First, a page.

By Claude D. McKinney
Gulf Region North
U.S. Army Corps of Engineers
“I don’t know where they got their water from before this well was here,” said Bill Hood the program engineer for the U.S. Army Corps of Engineers Gulf Region North, who manages water project contracts for the Corps. “There was no river or stream that I could see anywhere near the well sites I visited.”
Now, another source of water has been found and tapped in this area -- an underground aquifer. The U.S. Army Corps of Engineers has begun a well initiative that is due to be completed in mid-summer 2006. At its completion, the initiative will create 49 wells to service 37 Northern Iraqi communities. Each well project consists of a pump house that encloses a well head, a pump, a generator to run the pump, and a chlorinator with all of its associated instruments, pipes and gauges. Included in the project is a reservoir, a supply pipe to the village and, where needed, a tap-stand. The reservoir is a 500-800 gallon tank placed either on high ground or on stilts to provide the needed pressure at the tap. Most of these villages have never had flowing water available within their boundaries before, so they had no tap-stand. Where one was needed, a tap-stand consisting of a shut-off tap from the water pipe, a catch basin with a runoff drain and a stone decking surrounding the stand was built. The local citizens still need to carry the water from the tap-stand to their homes, but it is a big improvement over trucking water in, or having individuals carry water in containers in their cars for many miles to supply their needs. he wells, many as deep as 600 feet and some as shallow as 200 feet, tap directly into an aquifer of nearly pure water. It receives chlorination as an assurance to kill any bacteria which may invade the system. This can do nothing but improve the health of the Iraqi people.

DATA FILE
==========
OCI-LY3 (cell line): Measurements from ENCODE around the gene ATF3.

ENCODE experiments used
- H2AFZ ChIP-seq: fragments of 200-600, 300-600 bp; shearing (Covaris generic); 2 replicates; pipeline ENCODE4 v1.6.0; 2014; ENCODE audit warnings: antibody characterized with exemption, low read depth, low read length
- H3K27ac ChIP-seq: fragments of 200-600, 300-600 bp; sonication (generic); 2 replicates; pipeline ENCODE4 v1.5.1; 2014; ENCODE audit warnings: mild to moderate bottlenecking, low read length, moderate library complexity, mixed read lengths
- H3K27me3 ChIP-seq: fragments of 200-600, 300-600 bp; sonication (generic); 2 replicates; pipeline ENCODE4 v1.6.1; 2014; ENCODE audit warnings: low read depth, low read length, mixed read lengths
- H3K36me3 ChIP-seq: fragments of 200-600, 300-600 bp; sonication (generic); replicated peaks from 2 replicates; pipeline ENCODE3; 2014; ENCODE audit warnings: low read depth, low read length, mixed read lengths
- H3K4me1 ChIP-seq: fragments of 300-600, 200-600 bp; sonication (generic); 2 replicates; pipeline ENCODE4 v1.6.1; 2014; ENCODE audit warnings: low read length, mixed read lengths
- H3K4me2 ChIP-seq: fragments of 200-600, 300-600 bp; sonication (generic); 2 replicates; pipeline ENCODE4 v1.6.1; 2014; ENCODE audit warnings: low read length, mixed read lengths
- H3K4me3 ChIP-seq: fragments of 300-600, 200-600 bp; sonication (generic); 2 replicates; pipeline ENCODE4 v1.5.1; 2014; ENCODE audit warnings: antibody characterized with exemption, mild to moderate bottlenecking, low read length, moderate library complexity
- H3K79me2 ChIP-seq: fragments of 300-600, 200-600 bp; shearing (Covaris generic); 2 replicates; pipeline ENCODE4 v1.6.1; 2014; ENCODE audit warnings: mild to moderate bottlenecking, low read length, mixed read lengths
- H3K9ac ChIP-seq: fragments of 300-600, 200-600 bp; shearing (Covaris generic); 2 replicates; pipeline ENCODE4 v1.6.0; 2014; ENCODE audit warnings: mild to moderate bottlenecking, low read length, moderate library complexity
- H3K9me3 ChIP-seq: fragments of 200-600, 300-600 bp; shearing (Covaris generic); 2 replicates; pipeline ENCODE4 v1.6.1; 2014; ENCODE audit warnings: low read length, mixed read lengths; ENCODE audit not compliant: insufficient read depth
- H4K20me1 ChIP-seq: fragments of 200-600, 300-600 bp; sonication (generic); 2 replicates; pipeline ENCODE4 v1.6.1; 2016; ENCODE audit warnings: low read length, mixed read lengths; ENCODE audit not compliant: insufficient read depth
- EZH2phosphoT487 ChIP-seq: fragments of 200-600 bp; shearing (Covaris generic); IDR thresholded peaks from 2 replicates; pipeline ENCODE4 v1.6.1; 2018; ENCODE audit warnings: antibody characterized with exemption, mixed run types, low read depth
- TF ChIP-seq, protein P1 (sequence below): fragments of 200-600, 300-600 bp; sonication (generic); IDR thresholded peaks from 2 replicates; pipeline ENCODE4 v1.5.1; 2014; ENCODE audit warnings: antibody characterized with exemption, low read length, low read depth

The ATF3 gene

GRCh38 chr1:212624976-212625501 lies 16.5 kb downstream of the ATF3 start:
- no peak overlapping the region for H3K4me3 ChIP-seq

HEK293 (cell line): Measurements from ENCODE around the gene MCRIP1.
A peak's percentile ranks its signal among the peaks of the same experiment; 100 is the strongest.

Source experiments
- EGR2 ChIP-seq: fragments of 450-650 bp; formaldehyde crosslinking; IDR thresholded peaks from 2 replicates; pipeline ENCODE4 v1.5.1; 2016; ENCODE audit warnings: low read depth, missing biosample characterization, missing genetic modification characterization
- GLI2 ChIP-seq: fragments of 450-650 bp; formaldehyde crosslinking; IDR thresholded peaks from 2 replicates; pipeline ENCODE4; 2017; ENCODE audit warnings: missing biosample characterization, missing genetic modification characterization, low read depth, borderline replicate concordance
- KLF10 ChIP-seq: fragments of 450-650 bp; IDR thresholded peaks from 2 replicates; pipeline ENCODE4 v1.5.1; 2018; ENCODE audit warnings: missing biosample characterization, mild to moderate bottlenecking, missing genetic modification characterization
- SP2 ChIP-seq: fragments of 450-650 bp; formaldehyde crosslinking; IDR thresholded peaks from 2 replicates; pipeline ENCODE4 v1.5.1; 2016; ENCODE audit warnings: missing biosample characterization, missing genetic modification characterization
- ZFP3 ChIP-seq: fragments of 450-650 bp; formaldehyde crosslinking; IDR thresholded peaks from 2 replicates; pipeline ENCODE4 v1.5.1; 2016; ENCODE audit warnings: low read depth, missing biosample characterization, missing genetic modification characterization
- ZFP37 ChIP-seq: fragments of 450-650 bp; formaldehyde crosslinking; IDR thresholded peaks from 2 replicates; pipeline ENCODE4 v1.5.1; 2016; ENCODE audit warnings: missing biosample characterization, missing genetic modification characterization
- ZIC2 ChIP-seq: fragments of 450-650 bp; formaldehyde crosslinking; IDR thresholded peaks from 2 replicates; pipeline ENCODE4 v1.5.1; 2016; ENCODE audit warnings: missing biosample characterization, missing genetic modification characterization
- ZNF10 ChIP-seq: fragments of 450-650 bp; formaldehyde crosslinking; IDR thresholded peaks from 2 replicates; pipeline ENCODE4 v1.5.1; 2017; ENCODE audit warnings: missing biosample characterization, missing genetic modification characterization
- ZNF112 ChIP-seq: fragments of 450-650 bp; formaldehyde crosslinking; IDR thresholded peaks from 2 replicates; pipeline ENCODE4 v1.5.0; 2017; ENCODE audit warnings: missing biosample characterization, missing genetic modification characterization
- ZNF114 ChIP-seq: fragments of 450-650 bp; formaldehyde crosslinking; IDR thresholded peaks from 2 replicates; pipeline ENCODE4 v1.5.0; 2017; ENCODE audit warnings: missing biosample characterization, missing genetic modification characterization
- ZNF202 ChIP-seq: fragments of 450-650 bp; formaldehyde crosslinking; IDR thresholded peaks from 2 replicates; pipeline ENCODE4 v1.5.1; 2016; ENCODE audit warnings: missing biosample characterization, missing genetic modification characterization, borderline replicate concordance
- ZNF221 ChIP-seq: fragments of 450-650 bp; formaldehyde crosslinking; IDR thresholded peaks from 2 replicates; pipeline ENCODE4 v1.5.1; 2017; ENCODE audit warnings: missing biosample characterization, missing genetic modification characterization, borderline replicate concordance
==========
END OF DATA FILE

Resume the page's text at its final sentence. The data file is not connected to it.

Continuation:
“Of the various type of projects I manage, which includes water, medical facilities, police and other security buildings, and airport facilities, I think these water projects do about as much to “win the hearts and minds” of the local Iraqi than anything else we can do,” said Sheryl Leeper the area engineer who manages the contractors and monitors quality assurance at the work sites. “Their quality of life is improved dramatically; almost instantly. We can complete one of these well projects within several months,” she said.
Whether it be a large water project like the treatment plant being built in Ifraz, which will provide water to 600,000 people in Erbil 31 kilometers away, or these wells which supply water to villages of 500 to 1,000 people each -- providing water is a most important task to building a workable infrastructure for Iraq.